The challenges facing Africa’s political growth and socio-economic development are daunting. Yet over the past few years, there has been increasing evidence showing that Africa’s tide of despair is turning. With eyes set on a vision of an Africa free from poverty, free from conflict and fully integrated into the global economy, governments, businesses, development organisations, international groups, coalitions, partnerships and individuals throughout the continent have made significant strides in working towards an African renaissance.
Africa’s path to development will however be a long and arduous journey. Speaking about the New Economic Partnership for Africa (Nepad) Ross Herbert, Head of Nepad’s Governance project, commented that one of the partnership’s greatest challenges is that, even if Nepad and Africa as a whole were to do everything right, “we may still find ourselves far behind because the world is simply progressing at a much faster pace”.
But the efforts made in this past year alone bear evidence that Africa is taking its greatest strides yet towards socio-economic and political transformation.
Economic good times
The IMF recently reported that the economies of the sub-Saharan African region are experiencing the best period of sustained growth in Africa since independence. The economy in this region grew by 5.7% in 2005 and is projected to rise to 6.8% in 2008. In the past 10 years, 15 African countries have had sustained positive growth rates of 4% or more. According to the IMF report, the strong economic growth as well as the “substantial progress being made in reducing poverty rates reflects a potent combination of a favourable external environment, sound policy implementation and the rising openness of sub-Saharan African economies”.
The United Nations World Investment Report announced in October that foreign direct investment (FDI) into Africa has doubled in the past two years bringing it to a record total of US $36 billion (approximately R250 billion). This growth can be attributed to the search for primary resources and by a generally improved business climate, says the report.
In 2005, the developed nations dropped $40 billion of debt (13.5% of total developing world debt) owed by 18 of the world’s most impoverished nations. But debt relief and economic growth will mean nothing without an improvement in African governance.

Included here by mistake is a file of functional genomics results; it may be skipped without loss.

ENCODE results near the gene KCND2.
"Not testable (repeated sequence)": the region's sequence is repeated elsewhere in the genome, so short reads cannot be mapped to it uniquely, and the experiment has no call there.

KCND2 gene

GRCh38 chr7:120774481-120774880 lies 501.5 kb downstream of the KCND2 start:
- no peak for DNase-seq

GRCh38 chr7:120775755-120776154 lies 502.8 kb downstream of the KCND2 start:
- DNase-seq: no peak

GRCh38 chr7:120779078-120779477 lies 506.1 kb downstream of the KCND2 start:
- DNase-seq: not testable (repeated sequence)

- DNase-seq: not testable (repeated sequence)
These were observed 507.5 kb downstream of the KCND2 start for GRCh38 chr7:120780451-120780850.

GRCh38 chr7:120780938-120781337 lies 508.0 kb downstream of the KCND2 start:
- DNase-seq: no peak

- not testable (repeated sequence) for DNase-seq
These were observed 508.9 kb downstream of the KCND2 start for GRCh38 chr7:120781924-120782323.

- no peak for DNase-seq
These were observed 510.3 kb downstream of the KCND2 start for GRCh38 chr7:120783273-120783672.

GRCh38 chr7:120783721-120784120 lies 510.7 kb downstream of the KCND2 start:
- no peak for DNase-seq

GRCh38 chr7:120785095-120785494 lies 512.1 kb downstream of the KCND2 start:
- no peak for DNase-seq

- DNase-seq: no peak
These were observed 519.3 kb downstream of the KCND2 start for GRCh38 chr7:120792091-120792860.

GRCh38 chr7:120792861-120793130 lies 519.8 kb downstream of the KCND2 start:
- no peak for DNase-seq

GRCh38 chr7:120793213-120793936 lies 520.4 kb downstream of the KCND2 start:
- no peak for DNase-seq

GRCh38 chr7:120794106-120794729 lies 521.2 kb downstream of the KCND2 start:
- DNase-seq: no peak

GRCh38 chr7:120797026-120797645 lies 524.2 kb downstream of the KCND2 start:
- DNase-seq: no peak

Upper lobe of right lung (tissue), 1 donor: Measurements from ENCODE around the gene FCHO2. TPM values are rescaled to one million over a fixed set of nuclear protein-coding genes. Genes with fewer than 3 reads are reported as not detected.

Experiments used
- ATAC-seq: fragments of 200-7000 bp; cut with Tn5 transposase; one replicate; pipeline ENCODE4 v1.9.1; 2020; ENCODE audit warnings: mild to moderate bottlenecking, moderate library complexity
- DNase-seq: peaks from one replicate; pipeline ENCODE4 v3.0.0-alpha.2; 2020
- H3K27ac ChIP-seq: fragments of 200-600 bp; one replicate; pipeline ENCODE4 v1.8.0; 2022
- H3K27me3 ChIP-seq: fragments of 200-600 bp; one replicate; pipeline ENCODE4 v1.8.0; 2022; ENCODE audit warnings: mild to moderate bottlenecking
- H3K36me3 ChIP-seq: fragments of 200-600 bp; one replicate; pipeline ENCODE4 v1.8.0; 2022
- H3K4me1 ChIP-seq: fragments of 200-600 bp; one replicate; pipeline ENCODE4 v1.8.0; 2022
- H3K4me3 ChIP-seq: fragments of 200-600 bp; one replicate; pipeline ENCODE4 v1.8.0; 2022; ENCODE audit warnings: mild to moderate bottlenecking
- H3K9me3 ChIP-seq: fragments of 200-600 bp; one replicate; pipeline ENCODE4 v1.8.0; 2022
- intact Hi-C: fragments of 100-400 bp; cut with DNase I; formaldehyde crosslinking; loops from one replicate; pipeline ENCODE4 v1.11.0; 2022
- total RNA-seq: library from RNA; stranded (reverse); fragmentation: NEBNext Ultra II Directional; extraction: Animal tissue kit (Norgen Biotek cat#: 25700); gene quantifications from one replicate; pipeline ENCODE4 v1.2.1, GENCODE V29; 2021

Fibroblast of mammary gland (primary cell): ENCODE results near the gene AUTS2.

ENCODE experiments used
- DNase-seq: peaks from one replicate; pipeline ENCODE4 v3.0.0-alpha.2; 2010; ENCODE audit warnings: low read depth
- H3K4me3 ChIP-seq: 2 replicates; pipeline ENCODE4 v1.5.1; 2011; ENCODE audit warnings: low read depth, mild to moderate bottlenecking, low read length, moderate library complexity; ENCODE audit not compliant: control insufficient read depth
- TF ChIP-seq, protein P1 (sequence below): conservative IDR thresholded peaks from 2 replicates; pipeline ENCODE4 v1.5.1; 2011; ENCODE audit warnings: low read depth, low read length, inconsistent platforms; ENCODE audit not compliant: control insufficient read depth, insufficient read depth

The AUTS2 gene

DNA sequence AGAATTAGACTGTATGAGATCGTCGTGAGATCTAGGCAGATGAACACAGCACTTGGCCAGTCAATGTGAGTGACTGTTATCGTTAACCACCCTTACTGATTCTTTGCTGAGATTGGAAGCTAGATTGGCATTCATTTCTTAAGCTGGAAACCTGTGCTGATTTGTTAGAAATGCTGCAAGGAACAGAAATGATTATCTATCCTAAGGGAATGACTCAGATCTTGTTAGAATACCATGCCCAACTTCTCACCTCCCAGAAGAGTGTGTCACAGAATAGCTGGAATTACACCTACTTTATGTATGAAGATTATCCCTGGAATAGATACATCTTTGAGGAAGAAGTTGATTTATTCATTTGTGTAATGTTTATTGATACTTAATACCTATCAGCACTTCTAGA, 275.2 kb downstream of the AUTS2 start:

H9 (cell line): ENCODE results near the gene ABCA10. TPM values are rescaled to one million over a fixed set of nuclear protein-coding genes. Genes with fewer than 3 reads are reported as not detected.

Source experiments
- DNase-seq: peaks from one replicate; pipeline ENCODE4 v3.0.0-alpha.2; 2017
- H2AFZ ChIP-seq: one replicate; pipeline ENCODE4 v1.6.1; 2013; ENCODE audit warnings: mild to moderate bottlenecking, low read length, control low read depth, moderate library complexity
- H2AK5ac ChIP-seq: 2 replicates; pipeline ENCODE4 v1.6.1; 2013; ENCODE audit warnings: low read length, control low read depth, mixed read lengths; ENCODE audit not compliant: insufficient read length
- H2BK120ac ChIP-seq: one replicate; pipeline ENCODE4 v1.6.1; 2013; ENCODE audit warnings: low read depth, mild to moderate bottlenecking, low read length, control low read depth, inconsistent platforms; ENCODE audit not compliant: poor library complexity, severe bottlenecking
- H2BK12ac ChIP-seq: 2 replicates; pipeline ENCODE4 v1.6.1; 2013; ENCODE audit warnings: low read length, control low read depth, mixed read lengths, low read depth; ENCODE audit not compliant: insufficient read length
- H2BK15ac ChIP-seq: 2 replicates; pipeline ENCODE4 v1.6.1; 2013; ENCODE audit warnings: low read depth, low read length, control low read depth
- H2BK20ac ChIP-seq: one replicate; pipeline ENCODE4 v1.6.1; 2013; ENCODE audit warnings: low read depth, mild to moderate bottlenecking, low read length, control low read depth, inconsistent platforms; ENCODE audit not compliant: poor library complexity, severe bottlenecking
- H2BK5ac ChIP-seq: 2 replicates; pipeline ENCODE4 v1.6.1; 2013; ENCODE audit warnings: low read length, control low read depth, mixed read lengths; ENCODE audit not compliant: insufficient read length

Africa’s international profile for peaceful elections, democracy and good governance is slowly becoming more positive.
Two-thirds of sub-Saharan countries have had democratic elections in the past 5 years, with 21 democratic elections being held this year alone. There has also been a considerable decrease in the number of wars on the continent.
In September, Sierra Leone held its presidential elections. Internationally the country is still largely remembered for its 11-year long civil war that ended in 2002 in which tens of thousands were killed, millions were displaced and at least 10 000 child soldiers were created. It was predicted that the 2007 elections would incite another blood bath. Yet, contrary to these expectations, Ernest Bai Koroma was sworn in as Sierra Leone’s president in a free, fair and peaceful election.
“Sierra Leone’s turnaround is a grand affirmation of the future of the continent,” says Washington Post journalist John Prendergast. “This country and other nations such as Liberia, South Africa, Mozambique and Burundi are beginning to tell a story of Africa that is radically different from the ‘conventional wisdom’. They are defying both history and outsiders’ low expectations for the continent.”
The radical transformation of telecommunications in Africa is underway.
Africa has been rated fourth in broadband penetration, ahead of Latin America and Asia Pacific, among six continents that were sampled by the Economist Intelligence Unit in 2007.
Companies in the public and private sector – such as Eassy, Seacom and the Nepad Broadband Infrastructure Network – are embarking on what will be the biggest ICT project undertaken in Africa. The project will bring much needed, affordable, high-quality, broadband internet connectivity to Africa.
In addition, the NEPAD e-Schools Initiative aims to equip schools in Africa with ICT equipment in the form of computers, phones, fax machines, copiers, etc. and provide internet connectivity. So far, the initiative’s demonstration project has linked 96 schools in 16 countries to the internet via a satellite network.
This incomplete list of progress achieved by the continent shows that though we may still have a long way to go, the Africa of the future will be a far cry from the Africa of the past. And Africans themselves are starting to believe it. A Gallup Poll of 2005 that found that Africans were the most optimistic people in the world. The rest of the world is slowly starting to see that Africa is finally, hopefully, on the right track.
Africa’s progress – Fast Facts
- The Ghana Stock Exchange regularly tops the list of the world’s highest-performing stock markets.
- Botswana, with its A+ credit rating, boasts one of the highest per capita government savings rates in the world, topped only by Singapore and a handful of other fiscally prudent nations.
- Africa leads world tourism growth. In 2006, Africa achieved twice the rate of global growth in the tourism sector.
- The Mo Ibrahim Foundation has launched the biggest cash prize in the world in which US$5 million is given to a former African head of state that has shown remarkable leadership during his tenure. Former Mozambican President Joaquim Chissano was recently announced as the first winner of the prize.
Lindy Mtongana BJourn, is a journalist at SA Good News.